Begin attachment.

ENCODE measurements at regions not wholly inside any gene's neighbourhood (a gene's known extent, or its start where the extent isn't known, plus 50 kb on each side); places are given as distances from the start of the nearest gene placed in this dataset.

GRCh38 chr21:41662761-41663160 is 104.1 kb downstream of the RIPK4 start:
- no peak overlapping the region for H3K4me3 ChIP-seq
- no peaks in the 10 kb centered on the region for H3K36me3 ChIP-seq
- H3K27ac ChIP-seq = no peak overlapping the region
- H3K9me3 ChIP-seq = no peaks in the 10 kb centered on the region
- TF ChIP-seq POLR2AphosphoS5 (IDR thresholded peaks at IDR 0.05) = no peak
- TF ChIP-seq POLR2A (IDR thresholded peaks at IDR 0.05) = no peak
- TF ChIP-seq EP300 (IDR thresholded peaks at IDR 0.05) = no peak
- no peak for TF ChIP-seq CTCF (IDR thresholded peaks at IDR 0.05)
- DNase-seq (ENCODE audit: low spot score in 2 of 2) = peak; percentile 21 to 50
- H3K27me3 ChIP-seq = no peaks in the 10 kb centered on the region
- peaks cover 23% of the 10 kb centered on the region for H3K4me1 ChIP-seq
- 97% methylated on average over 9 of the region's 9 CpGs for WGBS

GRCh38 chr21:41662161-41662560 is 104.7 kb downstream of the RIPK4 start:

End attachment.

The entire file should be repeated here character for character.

ENCODE measurements at regions not wholly inside any gene's neighbourhood (a gene's known extent, or its start where the extent isn't known, plus 50 kb on each side); places are given as distances from the start of the nearest gene placed in this dataset.

GRCh38 chr21:41662761-41663160 is 104.1 kb downstream of the RIPK4 start:
- no peak overlapping the region for H3K4me3 ChIP-seq
- no peaks in the 10 kb centered on the region for H3K36me3 ChIP-seq
- H3K27ac ChIP-seq = no peak overlapping the region
- H3K9me3 ChIP-seq = no peaks in the 10 kb centered on the region
- TF ChIP-seq POLR2AphosphoS5 (IDR thresholded peaks at IDR 0.05) = no peak
- TF ChIP-seq POLR2A (IDR thresholded peaks at IDR 0.05) = no peak
- TF ChIP-seq EP300 (IDR thresholded peaks at IDR 0.05) = no peak
- no peak for TF ChIP-seq CTCF (IDR thresholded peaks at IDR 0.05)
- DNase-seq (ENCODE audit: low spot score in 2 of 2) = peak; percentile 21 to 50
- H3K27me3 ChIP-seq = no peaks in the 10 kb centered on the region
- peaks cover 23% of the 10 kb centered on the region for H3K4me1 ChIP-seq
- 97% methylated on average over 9 of the region's 9 CpGs for WGBS

GRCh38 chr21:41662161-41662560 is 104.7 kb downstream of the RIPK4 start: